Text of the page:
One recurring theme of that has emerged during the Covid pandemic is the fact that employees are confronting unprecedented levels of stress.
Dealing with employee rising stress
It has emerged as a major challenge to executives and human resource managers: How to keep a company moving in generally the right direction while the world around it is facing a deadly, dangerous, and economically stagnating pandemic and its employees face new stresses.
The challenge confronting executives is magnified by the fact that the demands for productivity, customer satisfaction, and employee engagement and satisfaction have not been reduced during the pandemic. In fact, in some respects they have become greater.
Management consulting giant McKinsey has released this very definitive and well researched study of over 27,000 employees on what executives at purpose-led companies can do to ensure employee satisfaction is sufficient and improving.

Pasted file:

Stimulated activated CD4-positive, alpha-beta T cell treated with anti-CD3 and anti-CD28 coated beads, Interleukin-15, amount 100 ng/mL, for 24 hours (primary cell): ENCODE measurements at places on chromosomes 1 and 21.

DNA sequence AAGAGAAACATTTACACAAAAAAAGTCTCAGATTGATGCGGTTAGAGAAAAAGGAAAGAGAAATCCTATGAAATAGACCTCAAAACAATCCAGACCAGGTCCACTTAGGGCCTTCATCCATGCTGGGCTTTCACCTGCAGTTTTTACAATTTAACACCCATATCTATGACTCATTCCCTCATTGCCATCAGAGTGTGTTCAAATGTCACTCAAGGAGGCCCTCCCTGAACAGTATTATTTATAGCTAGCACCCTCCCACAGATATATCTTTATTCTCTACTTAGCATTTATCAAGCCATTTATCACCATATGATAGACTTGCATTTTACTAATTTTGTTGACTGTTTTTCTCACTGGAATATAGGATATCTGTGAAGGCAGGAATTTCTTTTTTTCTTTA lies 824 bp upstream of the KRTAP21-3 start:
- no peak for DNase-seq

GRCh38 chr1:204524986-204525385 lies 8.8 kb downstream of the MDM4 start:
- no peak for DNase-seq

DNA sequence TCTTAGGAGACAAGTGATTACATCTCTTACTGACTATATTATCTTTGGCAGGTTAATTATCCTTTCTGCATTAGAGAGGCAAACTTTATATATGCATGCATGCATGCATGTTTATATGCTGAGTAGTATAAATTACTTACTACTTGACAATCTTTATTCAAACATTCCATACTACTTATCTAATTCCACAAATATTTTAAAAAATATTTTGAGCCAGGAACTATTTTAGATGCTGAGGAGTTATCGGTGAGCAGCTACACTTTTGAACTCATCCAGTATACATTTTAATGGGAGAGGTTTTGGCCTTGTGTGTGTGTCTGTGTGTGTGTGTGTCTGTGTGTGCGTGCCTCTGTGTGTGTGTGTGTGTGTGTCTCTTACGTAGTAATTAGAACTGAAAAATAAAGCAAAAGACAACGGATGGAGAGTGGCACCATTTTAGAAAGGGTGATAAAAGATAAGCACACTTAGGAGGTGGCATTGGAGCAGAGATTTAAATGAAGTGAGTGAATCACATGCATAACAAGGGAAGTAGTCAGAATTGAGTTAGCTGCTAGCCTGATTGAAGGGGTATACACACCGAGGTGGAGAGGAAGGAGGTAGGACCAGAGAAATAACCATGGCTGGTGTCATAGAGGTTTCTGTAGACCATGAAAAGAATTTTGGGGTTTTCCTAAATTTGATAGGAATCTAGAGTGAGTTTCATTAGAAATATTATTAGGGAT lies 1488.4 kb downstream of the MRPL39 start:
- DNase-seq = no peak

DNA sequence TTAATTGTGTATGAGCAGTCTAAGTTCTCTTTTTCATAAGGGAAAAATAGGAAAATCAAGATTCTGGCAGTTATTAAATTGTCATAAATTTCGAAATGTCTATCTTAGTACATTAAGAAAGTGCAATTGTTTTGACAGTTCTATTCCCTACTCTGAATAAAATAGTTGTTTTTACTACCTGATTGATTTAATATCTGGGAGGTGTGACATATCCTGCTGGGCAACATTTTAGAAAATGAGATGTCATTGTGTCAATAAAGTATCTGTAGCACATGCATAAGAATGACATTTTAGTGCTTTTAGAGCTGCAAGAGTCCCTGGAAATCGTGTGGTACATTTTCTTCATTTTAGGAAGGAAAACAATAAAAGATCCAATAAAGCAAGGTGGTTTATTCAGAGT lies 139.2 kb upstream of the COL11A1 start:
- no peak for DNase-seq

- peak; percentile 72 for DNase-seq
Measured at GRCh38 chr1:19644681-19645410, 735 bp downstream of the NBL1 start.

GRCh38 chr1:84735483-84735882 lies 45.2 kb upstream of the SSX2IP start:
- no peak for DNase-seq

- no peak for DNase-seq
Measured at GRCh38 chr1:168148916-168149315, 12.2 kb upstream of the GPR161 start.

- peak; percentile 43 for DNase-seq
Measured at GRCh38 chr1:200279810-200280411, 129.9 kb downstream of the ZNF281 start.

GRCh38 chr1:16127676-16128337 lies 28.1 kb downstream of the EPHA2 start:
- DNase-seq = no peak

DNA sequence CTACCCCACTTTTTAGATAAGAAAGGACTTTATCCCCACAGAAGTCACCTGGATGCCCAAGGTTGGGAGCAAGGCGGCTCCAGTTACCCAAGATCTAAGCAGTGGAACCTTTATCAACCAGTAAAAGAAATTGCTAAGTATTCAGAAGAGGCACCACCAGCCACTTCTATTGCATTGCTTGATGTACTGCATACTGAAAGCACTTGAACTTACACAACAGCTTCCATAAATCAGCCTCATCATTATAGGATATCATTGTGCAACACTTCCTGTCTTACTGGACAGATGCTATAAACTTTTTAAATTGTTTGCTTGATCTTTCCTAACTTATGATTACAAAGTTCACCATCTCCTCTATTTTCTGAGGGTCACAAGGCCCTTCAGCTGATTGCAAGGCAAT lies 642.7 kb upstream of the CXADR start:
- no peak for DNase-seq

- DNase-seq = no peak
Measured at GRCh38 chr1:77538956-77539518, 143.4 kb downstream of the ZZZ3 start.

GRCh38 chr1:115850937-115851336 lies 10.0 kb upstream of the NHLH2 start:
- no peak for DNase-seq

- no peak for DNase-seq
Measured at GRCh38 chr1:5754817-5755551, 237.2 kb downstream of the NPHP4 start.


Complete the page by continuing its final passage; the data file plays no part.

One conclusion they reached is that what satisfies an individual in life does not match up equally with what satisfies an employee on the job. Job satisfaction, McKinsey found, is driven largely by two factors. Thirty nine percent of respondents named on the job interpersonal relationships as the most important contributing factor to job satisfaction.
Slightly fewer, thirty five percent, named an “interesting job” as the most important factor.
Relationship with management
When it comes to what interpersonal relationships are viewed as most influential in driving employee satisfaction, respondents indicated overwhelmingly (86 percent) that their relationship with management was the most important.
This McKinsey study also looks at the correlation between employee satisfaction and various company performance metrics. The largest such correlation between the two was customer satisfaction.
Empathy, gratitude and positive feedback
But what can managers do to best align their managerial style with high levels of employee satisfaction?
Many of the same attributes that make a decent human being also add up to a good boss, this McKinsey report found. Empathy is important. So is gratitude. And managers who provide positive feedback, McKinsey finds, are associated with higher levels of overall employee satisfaction.